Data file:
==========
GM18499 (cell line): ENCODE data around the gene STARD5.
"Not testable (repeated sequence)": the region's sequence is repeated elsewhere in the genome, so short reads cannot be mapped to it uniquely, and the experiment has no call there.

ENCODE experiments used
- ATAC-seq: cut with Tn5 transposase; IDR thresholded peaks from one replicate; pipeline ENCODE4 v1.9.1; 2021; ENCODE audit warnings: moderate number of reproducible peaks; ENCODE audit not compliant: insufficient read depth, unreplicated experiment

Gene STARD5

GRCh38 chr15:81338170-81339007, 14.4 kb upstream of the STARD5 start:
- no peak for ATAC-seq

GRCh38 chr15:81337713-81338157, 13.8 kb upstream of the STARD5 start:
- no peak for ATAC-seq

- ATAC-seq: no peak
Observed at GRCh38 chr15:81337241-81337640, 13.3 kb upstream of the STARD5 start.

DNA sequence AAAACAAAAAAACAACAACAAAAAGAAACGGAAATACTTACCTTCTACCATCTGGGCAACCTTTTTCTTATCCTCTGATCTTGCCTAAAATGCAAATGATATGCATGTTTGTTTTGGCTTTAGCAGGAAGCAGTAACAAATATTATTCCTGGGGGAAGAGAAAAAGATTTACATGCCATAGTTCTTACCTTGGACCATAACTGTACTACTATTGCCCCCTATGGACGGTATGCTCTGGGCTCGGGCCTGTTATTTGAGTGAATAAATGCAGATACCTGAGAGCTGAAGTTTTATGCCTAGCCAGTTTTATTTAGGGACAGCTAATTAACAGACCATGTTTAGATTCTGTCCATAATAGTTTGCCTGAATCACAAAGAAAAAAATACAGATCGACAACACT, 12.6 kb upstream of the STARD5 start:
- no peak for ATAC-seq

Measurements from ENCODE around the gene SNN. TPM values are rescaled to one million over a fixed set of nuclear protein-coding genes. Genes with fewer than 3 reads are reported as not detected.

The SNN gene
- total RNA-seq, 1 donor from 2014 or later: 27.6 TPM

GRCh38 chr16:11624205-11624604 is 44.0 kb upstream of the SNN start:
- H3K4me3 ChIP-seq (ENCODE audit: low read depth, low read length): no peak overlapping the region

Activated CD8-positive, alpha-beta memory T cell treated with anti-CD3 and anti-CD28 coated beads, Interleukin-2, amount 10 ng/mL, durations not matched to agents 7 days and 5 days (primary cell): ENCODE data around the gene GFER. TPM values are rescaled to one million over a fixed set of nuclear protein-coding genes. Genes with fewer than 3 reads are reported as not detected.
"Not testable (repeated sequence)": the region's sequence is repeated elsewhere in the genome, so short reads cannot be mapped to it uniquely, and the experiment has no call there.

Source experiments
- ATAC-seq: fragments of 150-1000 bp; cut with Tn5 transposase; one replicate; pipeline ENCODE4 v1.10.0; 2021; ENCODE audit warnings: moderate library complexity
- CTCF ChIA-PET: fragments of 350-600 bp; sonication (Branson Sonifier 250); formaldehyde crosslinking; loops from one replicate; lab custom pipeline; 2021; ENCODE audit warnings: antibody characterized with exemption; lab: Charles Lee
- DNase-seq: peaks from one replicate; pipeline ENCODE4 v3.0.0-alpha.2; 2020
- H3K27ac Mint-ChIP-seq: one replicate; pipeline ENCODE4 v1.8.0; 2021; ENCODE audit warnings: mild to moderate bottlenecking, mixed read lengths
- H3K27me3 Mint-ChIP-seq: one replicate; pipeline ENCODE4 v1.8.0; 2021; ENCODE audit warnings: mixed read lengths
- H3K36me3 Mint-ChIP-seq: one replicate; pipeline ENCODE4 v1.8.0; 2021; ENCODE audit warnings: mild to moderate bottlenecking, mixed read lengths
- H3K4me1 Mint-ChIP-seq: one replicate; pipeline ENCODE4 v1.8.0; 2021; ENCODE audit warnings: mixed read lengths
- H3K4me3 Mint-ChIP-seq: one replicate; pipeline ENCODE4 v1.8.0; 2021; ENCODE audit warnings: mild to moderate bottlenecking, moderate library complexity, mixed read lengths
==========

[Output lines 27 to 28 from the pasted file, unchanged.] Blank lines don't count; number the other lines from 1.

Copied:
- H3K36me3 Mint-ChIP-seq: one replicate; pipeline ENCODE4 v1.8.0; 2021; ENCODE audit warnings: mild to moderate bottlenecking, mixed read lengths
- H3K4me1 Mint-ChIP-seq: one replicate; pipeline ENCODE4 v1.8.0; 2021; ENCODE audit warnings: mixed read lengths